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Disrupting Food Waste in the Workplace

Yvette Cabrera — Former Food Waste Analyst
Disrupting Food Waste in the Workplace
Photo Credit: jeffreywvia

Have you ever gone out to eat out with your colleagues and completely forgotten about your cardboard box of leftovers in the fridge? Or brought your apple to work and when you got to the core, not known what to do with it? There is no “organics” bin in many offices. So, you throw it in the trash. One apple core may not be a big deal. But it’s not just one apple core, offices across your city are tossing their apple cores in the trash every day and that adds up. According to the “Save the Food” campaign by Ad Council, “Food is the number one thing in America’s landfills, and it contributes more to climate pollution than all of the cars in Georgia.”1

“Food waste is a global issue, but local and individual actions are a big contributor—like that banana peel that you threw in the trash, or the leftover food from the cafeteria that nobody ate during the day.”

At The Rockefeller Foundation, we believe that everyone has a role in reducing food waste. Businesses and their employees are in a prime position to raise awareness about the issue by changing office practices to prevent food from going to waste or to the landfill. Companies can provide their employees the tools and advice they need as to how to reduce their own waste, both at home and at the office. Food waste is a global issue, but local and individual actions are a big contributor—like that banana peel that you threw in the trash, or the leftover food from the cafeteria that nobody ate during the day.

When we launched our YieldWise initiative earlier this year, we held our first-ever Food Waste Week at the Foundation’s offices. We hosted a range of activities to raise awareness around food waste issues, highlight the efforts of our cafeteria, which is run by Restaurant Associates, to minimize food waste, and help staff learn about what they can do in their daily lives to reduce food waste. For example, our chef featured a range of tasty menu options, like a “rescued salmon wrap,” and a “rescued curry turkey salad,” which incorporated leftovers or food trimmings that might typically be put into the trash. Chef John Berninzoni said, “Using food most efficiently and deliciously is engrained in a kitchen’s culture, so the most refreshing part about Food Waste Week at the Restaurant Associates Café was that the employees’ awareness was heightened and now, when I use the word ‘rescued’ on a menu item, people eat all of it and appreciate it more.”

It only took one week and one champion to engage employees and start the conversation around food waste in our office. We want other offices to get excited about food waste too, so we developed a Food Waste Toolkit for the Office, which we hope will help other organizations to more easily run their own Food Waste Week and increase awareness of and action on the issue. Below are some ideas and tips included in the Toolkit that can help you organize a Food Waste Week in your office.

  • Identify a food waste champion in your office to coordinate the events. Change can start with one person, so whether that person is passionate about the environment, or is just good at inspiring others, it will be important to designate one person to organize the events and get employees to be more mindful about what they are putting in the landfills.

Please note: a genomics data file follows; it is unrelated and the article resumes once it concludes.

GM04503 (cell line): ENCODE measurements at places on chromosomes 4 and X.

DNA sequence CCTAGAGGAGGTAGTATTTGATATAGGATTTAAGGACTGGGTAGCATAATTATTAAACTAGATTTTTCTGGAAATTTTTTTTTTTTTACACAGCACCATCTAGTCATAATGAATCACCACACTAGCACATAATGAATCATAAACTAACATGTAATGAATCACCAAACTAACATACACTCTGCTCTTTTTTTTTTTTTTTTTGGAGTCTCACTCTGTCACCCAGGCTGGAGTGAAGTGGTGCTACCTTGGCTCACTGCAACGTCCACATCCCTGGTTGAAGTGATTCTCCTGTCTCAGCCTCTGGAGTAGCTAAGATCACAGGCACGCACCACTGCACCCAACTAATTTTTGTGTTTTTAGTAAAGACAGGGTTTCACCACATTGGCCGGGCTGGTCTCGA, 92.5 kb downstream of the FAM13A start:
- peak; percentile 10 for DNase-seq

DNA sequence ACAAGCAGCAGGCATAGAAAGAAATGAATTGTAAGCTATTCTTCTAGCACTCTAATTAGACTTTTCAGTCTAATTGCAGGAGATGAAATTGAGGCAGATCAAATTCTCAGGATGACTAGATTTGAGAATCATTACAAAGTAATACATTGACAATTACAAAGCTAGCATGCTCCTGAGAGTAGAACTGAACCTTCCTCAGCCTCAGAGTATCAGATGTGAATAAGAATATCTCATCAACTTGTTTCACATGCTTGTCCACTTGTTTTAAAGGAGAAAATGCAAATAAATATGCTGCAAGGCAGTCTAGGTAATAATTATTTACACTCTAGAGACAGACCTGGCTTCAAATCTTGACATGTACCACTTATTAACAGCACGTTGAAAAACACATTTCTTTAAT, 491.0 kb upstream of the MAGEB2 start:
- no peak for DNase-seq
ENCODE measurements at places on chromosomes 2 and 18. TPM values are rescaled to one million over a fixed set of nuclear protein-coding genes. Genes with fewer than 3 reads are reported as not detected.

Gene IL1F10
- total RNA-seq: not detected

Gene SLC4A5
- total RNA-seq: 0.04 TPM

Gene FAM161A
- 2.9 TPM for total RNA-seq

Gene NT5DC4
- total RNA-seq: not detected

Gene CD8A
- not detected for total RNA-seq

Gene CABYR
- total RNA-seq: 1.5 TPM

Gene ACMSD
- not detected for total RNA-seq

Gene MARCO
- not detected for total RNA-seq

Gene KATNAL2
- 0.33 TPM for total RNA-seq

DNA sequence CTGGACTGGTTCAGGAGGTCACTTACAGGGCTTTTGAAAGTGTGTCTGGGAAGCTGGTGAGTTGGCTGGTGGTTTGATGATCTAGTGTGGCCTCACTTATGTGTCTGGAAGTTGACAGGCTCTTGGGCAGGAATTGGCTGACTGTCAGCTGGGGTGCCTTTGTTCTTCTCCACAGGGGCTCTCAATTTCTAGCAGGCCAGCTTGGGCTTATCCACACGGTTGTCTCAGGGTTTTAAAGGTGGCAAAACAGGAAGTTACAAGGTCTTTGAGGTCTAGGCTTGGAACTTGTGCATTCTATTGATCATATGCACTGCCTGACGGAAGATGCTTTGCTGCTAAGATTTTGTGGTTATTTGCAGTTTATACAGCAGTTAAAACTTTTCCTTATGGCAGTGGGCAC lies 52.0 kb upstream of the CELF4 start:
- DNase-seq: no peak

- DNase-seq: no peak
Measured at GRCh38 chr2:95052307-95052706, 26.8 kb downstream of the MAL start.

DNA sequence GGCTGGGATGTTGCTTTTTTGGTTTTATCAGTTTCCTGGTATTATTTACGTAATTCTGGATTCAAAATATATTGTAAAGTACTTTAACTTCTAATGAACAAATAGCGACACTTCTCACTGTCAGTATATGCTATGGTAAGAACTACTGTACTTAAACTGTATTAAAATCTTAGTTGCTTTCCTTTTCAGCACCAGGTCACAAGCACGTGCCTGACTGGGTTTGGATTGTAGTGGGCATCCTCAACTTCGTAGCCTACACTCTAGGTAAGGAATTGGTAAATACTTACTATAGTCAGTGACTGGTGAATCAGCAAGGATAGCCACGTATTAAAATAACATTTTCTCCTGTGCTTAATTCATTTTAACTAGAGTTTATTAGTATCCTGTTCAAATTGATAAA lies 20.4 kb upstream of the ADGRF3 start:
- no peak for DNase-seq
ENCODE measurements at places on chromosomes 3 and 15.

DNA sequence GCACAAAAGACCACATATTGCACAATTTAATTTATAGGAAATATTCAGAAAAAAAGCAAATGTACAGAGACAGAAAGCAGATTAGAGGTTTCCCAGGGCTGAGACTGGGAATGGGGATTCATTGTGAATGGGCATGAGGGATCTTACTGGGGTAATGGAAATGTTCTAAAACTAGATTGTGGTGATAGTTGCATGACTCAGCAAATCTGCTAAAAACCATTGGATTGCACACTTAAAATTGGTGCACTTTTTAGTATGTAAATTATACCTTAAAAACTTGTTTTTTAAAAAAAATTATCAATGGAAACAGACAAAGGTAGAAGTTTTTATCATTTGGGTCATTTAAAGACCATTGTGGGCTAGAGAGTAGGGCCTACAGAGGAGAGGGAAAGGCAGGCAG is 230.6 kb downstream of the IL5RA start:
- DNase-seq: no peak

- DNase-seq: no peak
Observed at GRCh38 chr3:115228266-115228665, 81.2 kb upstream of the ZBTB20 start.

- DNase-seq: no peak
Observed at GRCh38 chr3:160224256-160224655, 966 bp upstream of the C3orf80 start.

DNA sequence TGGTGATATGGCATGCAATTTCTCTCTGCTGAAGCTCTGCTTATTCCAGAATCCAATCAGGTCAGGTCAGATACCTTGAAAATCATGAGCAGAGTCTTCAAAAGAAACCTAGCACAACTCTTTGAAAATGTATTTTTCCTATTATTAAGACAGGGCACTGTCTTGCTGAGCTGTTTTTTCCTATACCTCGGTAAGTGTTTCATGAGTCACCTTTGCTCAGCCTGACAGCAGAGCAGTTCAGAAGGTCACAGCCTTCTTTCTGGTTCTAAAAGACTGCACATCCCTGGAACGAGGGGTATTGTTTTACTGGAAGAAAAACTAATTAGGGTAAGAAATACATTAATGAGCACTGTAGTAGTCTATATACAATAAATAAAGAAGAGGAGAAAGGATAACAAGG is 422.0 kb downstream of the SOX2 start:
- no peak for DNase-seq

• Understand what your office is already doing to prevent food waste. Every office is different, so it’s important to understand the intricacies of your own in order to take the appropriate action. We sat down with Chef John at the Foundation and asked him about the waste that our cafeteria generates, and found out some surprising stuff. For example, people like fruit in their breakfast, but most people want their fruit to be sliced, not diced, which makes it more difficult to repurpose the leftovers. Or on Fridays during the summer months, it’s likely that there will be less employees in the office, so the kitchen always prepares less in order to not have a surplus of prepared food right before the weekend.
  • Hold a contest for best “wasted food” recipes. Our employees were able to show off their cooking skills by submitting “wasted food” recipes, from leftover oatmeal muffins to pineapple peels juice, into a contest to win a copy of The Waste-Free Kitchen Handbook.
  • Screen a documentary. The Rockefeller Foundation staff learned about the art of dumpster diving during their lunch hour when they kicked back to watch “Just Eat It.”

There are plenty of different activities to do during Food Waste Week laid out in the toolkit, and they can be modified to best fit your office’s interest and level of engagement. The goal is to start the food waste conversation, and inspire people to think about all the resources, energy, and time that went into the food they’re scraping off their plate and into the trashcan.

We found that making a difference in our office really begins with educating and motivating our employees to make small changes in their daily lives, which translate to their home and office. More and more businesses are committing to zero waste-to-landfill by signing the American Business Act on Climate Pledge and taking action in their operations. The time is ripe to disrupt food waste, and the place to start is where you and many other Americans spend the majority of their waking hours, in the office.

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